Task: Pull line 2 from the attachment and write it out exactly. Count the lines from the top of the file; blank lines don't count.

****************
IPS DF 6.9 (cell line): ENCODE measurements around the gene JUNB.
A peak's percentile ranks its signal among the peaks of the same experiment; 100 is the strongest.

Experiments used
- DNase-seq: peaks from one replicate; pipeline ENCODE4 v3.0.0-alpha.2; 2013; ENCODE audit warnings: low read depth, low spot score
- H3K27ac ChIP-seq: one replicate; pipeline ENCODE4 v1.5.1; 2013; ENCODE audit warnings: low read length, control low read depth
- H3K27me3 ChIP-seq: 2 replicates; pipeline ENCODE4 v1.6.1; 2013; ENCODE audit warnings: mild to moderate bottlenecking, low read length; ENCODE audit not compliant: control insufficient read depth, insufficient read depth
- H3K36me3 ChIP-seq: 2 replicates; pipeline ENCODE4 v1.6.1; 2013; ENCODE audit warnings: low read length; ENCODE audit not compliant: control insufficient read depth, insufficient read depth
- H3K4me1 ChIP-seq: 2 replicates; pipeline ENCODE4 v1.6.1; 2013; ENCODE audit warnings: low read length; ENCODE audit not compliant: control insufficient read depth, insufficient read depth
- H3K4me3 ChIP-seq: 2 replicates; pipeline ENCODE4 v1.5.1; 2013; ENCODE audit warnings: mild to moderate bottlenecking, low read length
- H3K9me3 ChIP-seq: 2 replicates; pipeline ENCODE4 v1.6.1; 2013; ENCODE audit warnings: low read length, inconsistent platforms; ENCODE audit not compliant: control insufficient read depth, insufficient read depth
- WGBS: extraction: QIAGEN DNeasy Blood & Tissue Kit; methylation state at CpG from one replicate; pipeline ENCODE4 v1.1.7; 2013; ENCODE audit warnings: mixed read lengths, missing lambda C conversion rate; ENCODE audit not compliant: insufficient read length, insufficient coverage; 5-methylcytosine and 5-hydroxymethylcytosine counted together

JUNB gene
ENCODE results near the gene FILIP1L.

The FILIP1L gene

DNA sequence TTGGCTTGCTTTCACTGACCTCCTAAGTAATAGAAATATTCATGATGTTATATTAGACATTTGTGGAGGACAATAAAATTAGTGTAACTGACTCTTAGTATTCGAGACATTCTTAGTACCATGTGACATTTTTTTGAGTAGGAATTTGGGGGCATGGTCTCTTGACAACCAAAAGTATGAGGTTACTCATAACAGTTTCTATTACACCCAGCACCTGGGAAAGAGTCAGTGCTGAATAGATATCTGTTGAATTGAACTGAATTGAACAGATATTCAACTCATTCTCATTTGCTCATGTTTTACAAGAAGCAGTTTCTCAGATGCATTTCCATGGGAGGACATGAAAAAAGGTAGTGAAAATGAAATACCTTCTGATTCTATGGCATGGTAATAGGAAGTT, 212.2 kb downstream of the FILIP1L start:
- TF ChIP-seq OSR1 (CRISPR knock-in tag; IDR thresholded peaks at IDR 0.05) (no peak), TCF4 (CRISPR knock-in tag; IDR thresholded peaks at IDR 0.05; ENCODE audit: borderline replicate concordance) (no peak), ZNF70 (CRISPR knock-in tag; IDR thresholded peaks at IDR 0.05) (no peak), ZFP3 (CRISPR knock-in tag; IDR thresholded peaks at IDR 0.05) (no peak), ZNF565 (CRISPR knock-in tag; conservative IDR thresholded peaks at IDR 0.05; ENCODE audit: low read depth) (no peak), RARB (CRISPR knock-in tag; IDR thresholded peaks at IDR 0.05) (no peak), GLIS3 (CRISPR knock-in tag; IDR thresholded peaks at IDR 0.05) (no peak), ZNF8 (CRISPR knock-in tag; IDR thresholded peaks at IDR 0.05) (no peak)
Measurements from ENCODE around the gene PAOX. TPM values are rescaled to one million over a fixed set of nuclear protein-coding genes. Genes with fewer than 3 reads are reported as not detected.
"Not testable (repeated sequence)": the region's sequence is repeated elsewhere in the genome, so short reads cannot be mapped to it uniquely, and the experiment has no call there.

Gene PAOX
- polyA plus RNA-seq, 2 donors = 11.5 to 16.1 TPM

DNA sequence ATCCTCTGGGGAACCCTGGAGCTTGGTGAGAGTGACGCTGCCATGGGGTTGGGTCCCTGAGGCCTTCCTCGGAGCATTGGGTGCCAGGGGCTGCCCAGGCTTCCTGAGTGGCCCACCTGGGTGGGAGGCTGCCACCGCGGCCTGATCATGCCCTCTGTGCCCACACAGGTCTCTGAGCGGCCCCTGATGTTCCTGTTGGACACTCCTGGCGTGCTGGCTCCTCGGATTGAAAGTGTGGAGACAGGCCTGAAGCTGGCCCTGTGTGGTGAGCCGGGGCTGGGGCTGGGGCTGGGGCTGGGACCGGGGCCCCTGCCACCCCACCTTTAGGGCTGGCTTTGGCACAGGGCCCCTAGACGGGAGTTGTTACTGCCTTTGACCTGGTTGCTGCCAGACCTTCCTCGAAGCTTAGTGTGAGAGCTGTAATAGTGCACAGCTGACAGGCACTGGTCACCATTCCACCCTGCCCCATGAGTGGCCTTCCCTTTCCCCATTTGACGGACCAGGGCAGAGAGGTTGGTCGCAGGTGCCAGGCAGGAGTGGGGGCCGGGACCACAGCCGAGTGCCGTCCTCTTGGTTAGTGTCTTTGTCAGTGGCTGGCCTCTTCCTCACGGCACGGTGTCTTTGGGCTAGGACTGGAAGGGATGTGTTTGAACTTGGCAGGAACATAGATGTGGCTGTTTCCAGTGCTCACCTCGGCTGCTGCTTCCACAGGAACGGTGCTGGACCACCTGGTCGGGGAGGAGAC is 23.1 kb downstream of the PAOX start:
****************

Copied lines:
A peak's percentile ranks its signal among the peaks of the same experiment; 100 is the strongest.